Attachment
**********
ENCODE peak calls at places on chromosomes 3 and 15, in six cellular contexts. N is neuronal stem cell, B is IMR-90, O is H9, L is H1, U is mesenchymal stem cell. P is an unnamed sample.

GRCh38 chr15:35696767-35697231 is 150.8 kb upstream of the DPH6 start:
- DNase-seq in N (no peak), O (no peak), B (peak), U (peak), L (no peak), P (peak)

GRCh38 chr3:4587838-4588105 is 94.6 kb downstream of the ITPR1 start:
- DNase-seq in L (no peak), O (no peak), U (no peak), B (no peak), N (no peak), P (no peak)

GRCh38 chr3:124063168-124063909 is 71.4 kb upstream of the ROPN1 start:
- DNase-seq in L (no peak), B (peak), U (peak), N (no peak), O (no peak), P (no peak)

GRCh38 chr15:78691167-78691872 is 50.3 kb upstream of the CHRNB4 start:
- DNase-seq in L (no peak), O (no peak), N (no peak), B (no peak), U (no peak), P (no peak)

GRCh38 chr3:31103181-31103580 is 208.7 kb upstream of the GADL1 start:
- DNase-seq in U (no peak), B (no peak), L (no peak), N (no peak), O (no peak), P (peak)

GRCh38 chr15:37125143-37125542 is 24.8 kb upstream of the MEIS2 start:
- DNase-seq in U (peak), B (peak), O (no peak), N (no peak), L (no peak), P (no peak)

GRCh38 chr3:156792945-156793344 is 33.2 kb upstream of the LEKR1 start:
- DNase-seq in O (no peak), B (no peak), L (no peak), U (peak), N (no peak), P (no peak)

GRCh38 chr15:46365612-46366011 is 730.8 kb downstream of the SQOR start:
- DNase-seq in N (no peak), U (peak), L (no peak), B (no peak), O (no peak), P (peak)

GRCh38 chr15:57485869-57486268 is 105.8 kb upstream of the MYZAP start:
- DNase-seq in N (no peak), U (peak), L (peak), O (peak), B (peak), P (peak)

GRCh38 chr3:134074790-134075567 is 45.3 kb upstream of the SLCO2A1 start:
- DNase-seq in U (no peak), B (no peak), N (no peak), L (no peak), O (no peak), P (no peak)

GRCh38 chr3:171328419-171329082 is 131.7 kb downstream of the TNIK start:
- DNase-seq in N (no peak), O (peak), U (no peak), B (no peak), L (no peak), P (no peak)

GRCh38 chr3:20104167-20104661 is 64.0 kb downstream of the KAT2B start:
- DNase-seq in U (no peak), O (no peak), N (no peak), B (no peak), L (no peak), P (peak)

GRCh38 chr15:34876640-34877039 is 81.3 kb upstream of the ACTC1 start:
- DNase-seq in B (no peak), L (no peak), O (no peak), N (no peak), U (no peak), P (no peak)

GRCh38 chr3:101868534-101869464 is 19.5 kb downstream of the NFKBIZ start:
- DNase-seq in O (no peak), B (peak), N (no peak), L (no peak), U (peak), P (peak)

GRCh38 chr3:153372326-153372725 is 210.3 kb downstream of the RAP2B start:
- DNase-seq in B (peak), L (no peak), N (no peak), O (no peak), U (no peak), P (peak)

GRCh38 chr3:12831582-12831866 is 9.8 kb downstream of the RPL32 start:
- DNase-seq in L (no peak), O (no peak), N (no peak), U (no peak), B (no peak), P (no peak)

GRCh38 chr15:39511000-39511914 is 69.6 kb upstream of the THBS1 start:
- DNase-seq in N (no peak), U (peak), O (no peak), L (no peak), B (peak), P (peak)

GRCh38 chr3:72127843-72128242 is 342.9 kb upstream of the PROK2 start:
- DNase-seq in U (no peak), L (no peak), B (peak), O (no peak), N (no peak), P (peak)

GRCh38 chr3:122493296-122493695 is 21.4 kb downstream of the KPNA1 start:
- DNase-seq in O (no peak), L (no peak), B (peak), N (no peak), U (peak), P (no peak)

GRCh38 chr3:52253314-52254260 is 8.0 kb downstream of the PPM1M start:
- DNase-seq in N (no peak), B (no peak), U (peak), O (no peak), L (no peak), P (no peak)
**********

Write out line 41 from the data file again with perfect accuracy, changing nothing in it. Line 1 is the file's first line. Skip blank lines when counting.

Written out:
- DNase-seq in N (no peak), B (no peak), U (peak), O (no peak), L (no peak), P (no peak)